In the spring of 1990, Gladys Woodson and her neighbors in Chicago’s North Lawndale neighborhood started to notice dump trucks rolling down their streets—some sporting mismatched license plates and arriving as late as two or three a.m.
Woodson had lived in a historic greystone since 1970. She was president of her street’s block club, a tight-knit community of neighbors who looked out for each other. So other residents would come to her with questions and concerns.
When the trucks were first brought to her attention, Woodson says she didn’t give them much thought.
“I just thought, ‘Well, somebody’s just parking their trucks in there,’” said Woodson, “’til a guy said, ‘Ms. Woodson, come down, look at this. Do you know that somebody’s over there dumping in that lot?’”
When the dump eventually reached its peak, it sprawled across a lot the size of 13 football fields — or, about half the size of the Pentagon. It towered six stories above the neighborhood, creating a habitat for rats and crime, and filling the air with noxious dust.
But it wasn’t just trucks going in and out of this lot. There was also a limo, and the guy inside it —a heavy-set man who liked to wear colorful sweaters.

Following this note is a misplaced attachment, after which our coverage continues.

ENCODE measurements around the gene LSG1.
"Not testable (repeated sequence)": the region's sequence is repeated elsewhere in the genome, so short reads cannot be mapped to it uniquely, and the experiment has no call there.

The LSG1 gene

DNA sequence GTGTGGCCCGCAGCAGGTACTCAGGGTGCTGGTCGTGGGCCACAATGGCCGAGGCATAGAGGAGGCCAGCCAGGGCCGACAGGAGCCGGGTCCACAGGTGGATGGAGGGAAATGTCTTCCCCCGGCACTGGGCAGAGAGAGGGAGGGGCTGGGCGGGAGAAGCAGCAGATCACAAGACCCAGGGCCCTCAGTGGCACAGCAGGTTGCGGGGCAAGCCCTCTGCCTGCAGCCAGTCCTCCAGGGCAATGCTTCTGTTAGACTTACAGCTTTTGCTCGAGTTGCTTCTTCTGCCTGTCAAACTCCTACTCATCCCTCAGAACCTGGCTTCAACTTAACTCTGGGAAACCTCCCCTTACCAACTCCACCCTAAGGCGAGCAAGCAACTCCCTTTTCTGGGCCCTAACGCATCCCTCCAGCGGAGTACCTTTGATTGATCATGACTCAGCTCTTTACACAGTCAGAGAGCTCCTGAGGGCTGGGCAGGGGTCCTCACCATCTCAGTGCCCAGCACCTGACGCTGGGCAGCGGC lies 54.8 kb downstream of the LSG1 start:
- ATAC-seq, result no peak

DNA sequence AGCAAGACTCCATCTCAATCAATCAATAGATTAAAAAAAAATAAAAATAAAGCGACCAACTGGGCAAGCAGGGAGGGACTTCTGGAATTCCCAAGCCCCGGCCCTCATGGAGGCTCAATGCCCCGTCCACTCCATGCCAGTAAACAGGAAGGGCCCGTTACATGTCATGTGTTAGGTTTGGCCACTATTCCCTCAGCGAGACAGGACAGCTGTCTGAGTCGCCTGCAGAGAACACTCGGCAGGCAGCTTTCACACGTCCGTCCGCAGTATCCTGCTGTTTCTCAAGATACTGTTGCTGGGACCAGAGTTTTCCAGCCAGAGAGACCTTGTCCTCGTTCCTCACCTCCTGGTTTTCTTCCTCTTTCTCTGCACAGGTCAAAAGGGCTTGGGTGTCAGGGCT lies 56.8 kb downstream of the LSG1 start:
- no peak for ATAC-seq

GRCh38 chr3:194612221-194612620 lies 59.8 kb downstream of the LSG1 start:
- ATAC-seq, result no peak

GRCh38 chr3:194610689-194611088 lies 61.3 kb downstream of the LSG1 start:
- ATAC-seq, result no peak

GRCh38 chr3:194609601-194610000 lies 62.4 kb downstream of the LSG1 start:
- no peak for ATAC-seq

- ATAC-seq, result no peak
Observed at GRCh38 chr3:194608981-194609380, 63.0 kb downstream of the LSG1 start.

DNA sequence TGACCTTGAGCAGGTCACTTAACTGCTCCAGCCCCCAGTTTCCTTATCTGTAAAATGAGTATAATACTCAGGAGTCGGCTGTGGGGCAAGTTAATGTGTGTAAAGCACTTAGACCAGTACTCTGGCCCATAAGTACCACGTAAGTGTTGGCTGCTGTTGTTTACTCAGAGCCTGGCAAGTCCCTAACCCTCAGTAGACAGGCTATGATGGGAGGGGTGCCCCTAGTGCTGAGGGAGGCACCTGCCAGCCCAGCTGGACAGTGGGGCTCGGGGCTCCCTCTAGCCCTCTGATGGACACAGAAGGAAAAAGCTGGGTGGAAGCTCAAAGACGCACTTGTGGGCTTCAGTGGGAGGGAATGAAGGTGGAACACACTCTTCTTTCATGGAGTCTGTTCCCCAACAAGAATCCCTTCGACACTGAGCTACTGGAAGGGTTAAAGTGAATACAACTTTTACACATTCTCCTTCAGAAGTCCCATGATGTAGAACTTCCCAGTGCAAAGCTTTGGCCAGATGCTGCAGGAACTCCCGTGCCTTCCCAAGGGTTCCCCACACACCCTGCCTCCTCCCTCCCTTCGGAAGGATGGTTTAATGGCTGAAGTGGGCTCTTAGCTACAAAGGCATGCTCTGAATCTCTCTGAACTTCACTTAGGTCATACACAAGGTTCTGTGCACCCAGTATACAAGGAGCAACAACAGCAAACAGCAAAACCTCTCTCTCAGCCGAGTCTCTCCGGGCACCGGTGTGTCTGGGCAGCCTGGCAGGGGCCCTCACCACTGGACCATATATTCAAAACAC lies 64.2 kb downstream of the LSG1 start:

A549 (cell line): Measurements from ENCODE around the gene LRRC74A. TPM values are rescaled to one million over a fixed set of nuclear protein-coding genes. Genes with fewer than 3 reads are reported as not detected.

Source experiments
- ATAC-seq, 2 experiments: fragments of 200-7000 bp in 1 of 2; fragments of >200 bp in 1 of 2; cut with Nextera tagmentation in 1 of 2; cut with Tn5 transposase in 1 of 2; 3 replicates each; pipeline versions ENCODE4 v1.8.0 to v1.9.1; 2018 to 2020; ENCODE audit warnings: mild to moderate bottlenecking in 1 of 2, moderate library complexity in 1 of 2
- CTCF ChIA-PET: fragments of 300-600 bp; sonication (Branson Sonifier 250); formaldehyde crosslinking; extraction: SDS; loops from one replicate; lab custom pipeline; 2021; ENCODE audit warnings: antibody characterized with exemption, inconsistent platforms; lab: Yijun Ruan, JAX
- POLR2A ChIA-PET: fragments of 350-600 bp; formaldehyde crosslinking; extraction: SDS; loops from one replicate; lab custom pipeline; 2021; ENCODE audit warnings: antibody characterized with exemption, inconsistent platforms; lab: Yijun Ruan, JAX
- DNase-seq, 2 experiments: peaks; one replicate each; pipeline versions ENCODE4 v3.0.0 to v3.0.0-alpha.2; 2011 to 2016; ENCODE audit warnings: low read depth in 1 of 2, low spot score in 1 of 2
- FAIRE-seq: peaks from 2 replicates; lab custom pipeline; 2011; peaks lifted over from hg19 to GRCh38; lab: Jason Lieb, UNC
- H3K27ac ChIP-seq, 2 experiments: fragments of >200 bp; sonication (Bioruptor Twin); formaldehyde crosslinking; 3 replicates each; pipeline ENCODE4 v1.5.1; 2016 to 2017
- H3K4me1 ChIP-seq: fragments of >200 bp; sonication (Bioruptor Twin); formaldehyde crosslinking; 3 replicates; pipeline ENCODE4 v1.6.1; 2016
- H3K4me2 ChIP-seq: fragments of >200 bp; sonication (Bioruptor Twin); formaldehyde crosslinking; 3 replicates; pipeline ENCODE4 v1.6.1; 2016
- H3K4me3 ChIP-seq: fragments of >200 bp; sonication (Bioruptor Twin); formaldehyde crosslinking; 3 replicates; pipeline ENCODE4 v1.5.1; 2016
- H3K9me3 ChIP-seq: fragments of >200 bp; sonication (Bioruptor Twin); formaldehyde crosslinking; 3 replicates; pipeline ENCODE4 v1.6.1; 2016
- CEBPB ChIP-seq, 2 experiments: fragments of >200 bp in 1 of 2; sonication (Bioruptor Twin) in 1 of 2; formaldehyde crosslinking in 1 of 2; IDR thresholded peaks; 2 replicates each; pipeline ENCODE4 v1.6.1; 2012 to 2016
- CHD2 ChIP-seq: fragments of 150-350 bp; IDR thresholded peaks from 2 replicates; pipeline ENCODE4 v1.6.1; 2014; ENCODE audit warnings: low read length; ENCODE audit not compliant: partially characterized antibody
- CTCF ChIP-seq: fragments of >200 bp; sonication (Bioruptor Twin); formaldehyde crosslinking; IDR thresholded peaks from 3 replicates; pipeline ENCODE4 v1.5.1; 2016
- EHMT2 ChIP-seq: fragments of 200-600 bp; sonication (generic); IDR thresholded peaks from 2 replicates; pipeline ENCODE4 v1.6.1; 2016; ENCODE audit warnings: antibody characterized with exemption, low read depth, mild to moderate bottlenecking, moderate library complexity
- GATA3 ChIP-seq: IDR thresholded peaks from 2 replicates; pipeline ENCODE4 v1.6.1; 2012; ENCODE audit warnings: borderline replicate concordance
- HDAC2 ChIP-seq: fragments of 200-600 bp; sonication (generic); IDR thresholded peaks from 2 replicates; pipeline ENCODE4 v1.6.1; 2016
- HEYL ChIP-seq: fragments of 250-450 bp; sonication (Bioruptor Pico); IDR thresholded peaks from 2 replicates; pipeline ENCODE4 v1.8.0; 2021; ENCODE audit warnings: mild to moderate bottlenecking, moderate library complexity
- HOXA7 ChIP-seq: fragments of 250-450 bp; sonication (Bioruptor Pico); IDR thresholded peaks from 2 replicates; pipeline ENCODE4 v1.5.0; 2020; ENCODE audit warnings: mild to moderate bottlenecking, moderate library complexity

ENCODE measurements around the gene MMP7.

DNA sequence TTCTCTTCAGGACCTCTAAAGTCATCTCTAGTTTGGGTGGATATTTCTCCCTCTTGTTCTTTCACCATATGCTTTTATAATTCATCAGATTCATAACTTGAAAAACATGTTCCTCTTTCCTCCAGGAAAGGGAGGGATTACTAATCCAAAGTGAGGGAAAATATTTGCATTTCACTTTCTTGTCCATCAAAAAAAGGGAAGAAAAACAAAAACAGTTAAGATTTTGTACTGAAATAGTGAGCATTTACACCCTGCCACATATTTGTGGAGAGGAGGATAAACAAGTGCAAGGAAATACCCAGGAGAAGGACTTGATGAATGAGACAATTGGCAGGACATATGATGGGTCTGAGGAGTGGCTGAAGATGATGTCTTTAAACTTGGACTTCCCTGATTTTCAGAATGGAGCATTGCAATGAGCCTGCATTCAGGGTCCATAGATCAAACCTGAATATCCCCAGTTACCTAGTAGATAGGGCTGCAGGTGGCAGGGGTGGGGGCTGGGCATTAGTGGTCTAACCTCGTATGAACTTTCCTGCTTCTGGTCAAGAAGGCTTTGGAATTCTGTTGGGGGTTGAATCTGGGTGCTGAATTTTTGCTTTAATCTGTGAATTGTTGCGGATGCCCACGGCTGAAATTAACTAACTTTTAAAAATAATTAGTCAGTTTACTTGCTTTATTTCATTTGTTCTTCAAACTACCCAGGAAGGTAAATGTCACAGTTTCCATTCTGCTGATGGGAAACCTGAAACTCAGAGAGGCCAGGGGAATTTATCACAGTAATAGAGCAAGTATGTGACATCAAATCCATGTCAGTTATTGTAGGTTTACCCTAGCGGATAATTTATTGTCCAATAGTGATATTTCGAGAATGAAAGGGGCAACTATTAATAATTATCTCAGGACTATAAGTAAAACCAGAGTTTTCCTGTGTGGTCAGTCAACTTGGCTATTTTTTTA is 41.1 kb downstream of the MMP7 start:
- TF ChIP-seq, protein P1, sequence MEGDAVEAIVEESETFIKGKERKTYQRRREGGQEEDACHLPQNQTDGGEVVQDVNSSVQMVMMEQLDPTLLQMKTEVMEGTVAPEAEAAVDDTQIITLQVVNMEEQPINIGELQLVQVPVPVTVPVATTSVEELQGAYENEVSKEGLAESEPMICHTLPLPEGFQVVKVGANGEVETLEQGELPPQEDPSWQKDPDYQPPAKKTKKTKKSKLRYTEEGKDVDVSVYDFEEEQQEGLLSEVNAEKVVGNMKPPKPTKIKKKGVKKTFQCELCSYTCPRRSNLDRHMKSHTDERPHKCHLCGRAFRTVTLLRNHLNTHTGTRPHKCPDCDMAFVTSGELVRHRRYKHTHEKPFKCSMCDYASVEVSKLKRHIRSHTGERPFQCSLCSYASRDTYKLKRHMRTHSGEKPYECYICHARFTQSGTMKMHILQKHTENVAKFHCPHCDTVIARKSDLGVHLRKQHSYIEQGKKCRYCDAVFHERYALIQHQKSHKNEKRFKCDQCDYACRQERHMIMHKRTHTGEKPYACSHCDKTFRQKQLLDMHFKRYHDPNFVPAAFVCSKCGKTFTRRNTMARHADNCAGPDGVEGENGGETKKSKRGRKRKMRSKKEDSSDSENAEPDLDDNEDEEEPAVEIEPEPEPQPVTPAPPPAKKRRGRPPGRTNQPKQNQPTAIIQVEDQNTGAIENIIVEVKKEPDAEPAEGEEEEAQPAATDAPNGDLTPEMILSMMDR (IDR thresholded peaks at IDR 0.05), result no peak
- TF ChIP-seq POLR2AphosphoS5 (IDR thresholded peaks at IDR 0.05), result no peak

“Any time you see anybody drive over in a vacant lot in a limo,” Woodson told USA TODAY, “you know it’s no good.”
A Chicago story
Before the dump trucks came, before the lawsuits and the secret FBI tapes, before the arrests and the president’s executive order, before “the mountain” appeared and then disappeared— along with the guy who put it there – there was then-Chicago Mayor Richard M. Daley.
Sworn into office April 24, 1989, Daley vowed to bring his city roaring back. In the 40 years leading up to his inauguration, Chicago lost nearly a million people and hundreds of thousands of jobs. The new mayor wanted to stem that tide.
He began a major push to revamp Chicago’s aging downtown, paying special attention to tourist-friendly destinations like Navy Pier and the now-iconic Millennium Park, with its big silver bean sculpture and Frank Gehry-designed amphitheater. He also set about rebuilding crucial parts of the city’s infrastructure, including roads and highways. READ THE FULL STORY:https://www.usatoday.com/story/news/investigations/2018/09/24/city-new-podcast-usa-today/1403927002/
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